Christopher Nolan is undoubtedly one of the best filmmakers of the last
decade. He has the rare ability of creating original and
thought-provoking films respected by even the harshest of critics while
also striking a chord with the general public – and making a fair amount
of money to boot. After reinventing the super-hero genre with The
Dark Knight, it looks like Nolan’s latest effort Inception is
set to do the same thing with science fiction and it’s the best of his
impressive catalogue of films.
Cobb and Ariadne (Leo and Ellen Page) play in the
exactly what makes this film so amazing is difficult without giving too
much away – but I’ll do my best. I watched the film having read very
little about the plot and am grateful for it. In short, Dom Cobb
(Leonardo DiCaprio) has the ability to infiltrate the subconscious of
sleeping individuals and extract sensitive and often valuable
information. After being ‘auditioned’ by businessman Saito (Ken
Watanabe), Cobb is offered one last job – to commit inception. That is,
rather than stealing a thought, he will need to plant the seed of an
idea in someone’s deeper subconscious and therefore alter the person’s
mind permanently. In return, he will be given safe passage back to his
children in the US. Cobb gathers together a team of experts to help him
pull off his last and most dangerous dream heist.
worked for almost a decade on this script and it certainly shows. One of
the most exciting aspects of this film is just how multi-layered it is
and that none of these layers are lost in translation to the screen. For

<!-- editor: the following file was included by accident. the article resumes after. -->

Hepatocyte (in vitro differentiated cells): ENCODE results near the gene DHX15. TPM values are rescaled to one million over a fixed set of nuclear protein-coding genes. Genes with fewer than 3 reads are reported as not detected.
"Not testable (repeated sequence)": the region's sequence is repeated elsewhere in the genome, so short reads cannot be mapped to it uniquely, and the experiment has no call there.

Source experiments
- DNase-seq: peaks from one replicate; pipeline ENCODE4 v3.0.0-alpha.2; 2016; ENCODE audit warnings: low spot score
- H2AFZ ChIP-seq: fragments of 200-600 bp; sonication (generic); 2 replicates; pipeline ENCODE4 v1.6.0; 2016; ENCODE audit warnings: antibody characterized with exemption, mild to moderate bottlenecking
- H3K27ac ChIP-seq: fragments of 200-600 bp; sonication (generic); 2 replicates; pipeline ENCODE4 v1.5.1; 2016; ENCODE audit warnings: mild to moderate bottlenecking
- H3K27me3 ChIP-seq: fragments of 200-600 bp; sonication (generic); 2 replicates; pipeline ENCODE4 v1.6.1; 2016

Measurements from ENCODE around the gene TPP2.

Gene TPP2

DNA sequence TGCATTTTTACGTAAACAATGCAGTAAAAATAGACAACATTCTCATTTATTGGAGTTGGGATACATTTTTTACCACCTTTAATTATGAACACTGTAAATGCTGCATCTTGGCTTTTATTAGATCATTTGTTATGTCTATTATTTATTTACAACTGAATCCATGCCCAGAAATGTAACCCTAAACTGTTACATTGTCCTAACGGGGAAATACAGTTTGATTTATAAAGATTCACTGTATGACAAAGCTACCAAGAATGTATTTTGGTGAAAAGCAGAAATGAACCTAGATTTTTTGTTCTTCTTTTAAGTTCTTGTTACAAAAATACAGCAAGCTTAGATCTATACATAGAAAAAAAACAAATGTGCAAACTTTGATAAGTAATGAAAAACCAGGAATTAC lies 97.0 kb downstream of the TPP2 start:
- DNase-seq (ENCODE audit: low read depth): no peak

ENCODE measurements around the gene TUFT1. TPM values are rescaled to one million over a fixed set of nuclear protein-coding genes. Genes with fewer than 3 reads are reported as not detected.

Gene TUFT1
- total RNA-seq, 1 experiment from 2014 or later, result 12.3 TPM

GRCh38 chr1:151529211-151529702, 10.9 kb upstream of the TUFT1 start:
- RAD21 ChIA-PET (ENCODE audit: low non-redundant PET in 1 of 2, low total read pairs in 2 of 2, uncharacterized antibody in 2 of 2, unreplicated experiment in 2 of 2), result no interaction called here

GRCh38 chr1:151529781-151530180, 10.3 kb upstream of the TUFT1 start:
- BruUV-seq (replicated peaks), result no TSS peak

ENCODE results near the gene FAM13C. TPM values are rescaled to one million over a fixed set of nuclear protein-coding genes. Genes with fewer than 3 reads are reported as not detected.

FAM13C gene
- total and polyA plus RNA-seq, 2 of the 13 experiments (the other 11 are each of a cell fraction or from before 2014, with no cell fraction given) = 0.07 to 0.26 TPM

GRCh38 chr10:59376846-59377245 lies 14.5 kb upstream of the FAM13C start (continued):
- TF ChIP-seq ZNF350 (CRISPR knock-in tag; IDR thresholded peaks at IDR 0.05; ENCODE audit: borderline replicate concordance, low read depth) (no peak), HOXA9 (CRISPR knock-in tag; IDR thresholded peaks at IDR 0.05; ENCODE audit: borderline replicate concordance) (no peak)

much of the movie, numerous plot lines and ‘realities’ run concurrently,
but each is easily distinguishable with a specific – and often striking
– aesthetic. After the brilliance of Memento, this isn’t too
surprising. With so much to explain to the audience about the
subconscious, the concept of extraction and inception, and exactly how
Dobb’s plans to pull off the heist the script thankfully only falls into
unnecessary exposition on the rare occasion.
Leo and Joseph Gordon-Levitt on the prowl in
opening scene, the film moves at a breakneck speed over the course of
150 minutes and we’re barely given a chance to take a breath. On the
IMAX screen this film looks splendid and the fast-paced chase sequences
employing hand-held aren’t too overwhelming. As expected, the special
effects are as mind-blowing as the concept itself. With The Dark
Knight, Nolan showed the world just how good he is at constructing
tense action set pieces and here he surpasses anything he’s done before.
The hallway scene featuring Joseph Gordon-Levitt became a staple part of
the marketing campaign. This is one of the greatest fight scenes I have
ever seen. He’s no Jackie Chan, but you’ll understand what I mean when
you see it, especially when viewed in context.
even more refreshing is the fact that the characters are well-developed
and likeable. Nolan once again finds a perfect balance between the
action and heart of the story, which is driven primarily by the plight
of Cobb. DiCaprio captures his emotional agony well and the audience can
easily empathise with him. Out of all the supporting cast, Tom Hardy
shines the most as the tactless and quick-witted Eames.
See this film without reading too much about it. Nolan toys with us and
forces us to question everything we’re seeing and hearing and leaves it
so open that Inception is sure to be talked about for many years.
This was by far one of the most enjoyable, exhilarating and engaging
cinematic experiences I’ve ever had.